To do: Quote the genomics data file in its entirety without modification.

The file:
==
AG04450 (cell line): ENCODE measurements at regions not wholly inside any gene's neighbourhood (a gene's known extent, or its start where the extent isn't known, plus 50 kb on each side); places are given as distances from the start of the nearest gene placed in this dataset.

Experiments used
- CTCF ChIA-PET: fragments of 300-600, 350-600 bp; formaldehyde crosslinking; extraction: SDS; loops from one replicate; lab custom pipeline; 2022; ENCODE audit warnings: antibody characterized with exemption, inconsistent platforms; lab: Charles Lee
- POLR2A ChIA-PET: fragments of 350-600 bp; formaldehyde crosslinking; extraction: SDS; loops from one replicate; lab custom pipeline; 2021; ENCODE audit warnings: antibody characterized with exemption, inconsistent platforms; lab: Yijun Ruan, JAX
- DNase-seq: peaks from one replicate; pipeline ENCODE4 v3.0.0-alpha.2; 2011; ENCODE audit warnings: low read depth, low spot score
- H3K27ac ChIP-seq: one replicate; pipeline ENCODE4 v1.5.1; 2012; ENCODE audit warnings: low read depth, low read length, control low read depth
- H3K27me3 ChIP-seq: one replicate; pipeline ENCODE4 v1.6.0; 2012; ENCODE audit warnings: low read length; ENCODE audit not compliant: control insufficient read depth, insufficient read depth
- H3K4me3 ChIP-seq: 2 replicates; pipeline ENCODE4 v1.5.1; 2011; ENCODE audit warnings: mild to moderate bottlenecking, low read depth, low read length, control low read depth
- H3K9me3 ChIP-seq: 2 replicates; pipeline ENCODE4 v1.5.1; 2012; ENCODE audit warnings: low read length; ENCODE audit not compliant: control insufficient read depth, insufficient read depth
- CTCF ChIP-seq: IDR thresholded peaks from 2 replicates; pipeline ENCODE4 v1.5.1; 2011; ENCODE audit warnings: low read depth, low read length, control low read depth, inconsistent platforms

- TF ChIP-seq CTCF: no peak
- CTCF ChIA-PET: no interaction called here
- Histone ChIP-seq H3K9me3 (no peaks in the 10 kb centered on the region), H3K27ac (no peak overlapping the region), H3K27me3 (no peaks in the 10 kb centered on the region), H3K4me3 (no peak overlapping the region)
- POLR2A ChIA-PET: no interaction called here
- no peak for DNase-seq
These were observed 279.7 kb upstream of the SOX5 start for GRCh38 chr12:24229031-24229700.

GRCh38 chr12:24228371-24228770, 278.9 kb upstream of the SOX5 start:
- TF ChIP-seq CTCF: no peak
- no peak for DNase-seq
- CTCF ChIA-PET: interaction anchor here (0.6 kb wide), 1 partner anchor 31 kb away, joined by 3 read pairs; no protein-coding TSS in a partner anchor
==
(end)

AG04450 (cell line): ENCODE measurements at regions not wholly inside any gene's neighbourhood (a gene's known extent, or its start where the extent isn't known, plus 50 kb on each side); places are given as distances from the start of the nearest gene placed in this dataset.

Experiments used
- CTCF ChIA-PET: fragments of 300-600, 350-600 bp; formaldehyde crosslinking; extraction: SDS; loops from one replicate; lab custom pipeline; 2022; ENCODE audit warnings: antibody characterized with exemption, inconsistent platforms; lab: Charles Lee
- POLR2A ChIA-PET: fragments of 350-600 bp; formaldehyde crosslinking; extraction: SDS; loops from one replicate; lab custom pipeline; 2021; ENCODE audit warnings: antibody characterized with exemption, inconsistent platforms; lab: Yijun Ruan, JAX
- DNase-seq: peaks from one replicate; pipeline ENCODE4 v3.0.0-alpha.2; 2011; ENCODE audit warnings: low read depth, low spot score
- H3K27ac ChIP-seq: one replicate; pipeline ENCODE4 v1.5.1; 2012; ENCODE audit warnings: low read depth, low read length, control low read depth
- H3K27me3 ChIP-seq: one replicate; pipeline ENCODE4 v1.6.0; 2012; ENCODE audit warnings: low read length; ENCODE audit not compliant: control insufficient read depth, insufficient read depth
- H3K4me3 ChIP-seq: 2 replicates; pipeline ENCODE4 v1.5.1; 2011; ENCODE audit warnings: mild to moderate bottlenecking, low read depth, low read length, control low read depth
- H3K9me3 ChIP-seq: 2 replicates; pipeline ENCODE4 v1.5.1; 2012; ENCODE audit warnings: low read length; ENCODE audit not compliant: control insufficient read depth, insufficient read depth
- CTCF ChIP-seq: IDR thresholded peaks from 2 replicates; pipeline ENCODE4 v1.5.1; 2011; ENCODE audit warnings: low read depth, low read length, control low read depth, inconsistent platforms

- TF ChIP-seq CTCF: no peak
- CTCF ChIA-PET: no interaction called here
- Histone ChIP-seq H3K9me3 (no peaks in the 10 kb centered on the region), H3K27ac (no peak overlapping the region), H3K27me3 (no peaks in the 10 kb centered on the region), H3K4me3 (no peak overlapping the region)
- POLR2A ChIA-PET: no interaction called here
- no peak for DNase-seq
These were observed 279.7 kb upstream of the SOX5 start for GRCh38 chr12:24229031-24229700.

GRCh38 chr12:24228371-24228770, 278.9 kb upstream of the SOX5 start:
- TF ChIP-seq CTCF: no peak
- no peak for DNase-seq
- CTCF ChIA-PET: interaction anchor here (0.6 kb wide), 1 partner anchor 31 kb away, joined by 3 read pairs; no protein-coding TSS in a partner anchor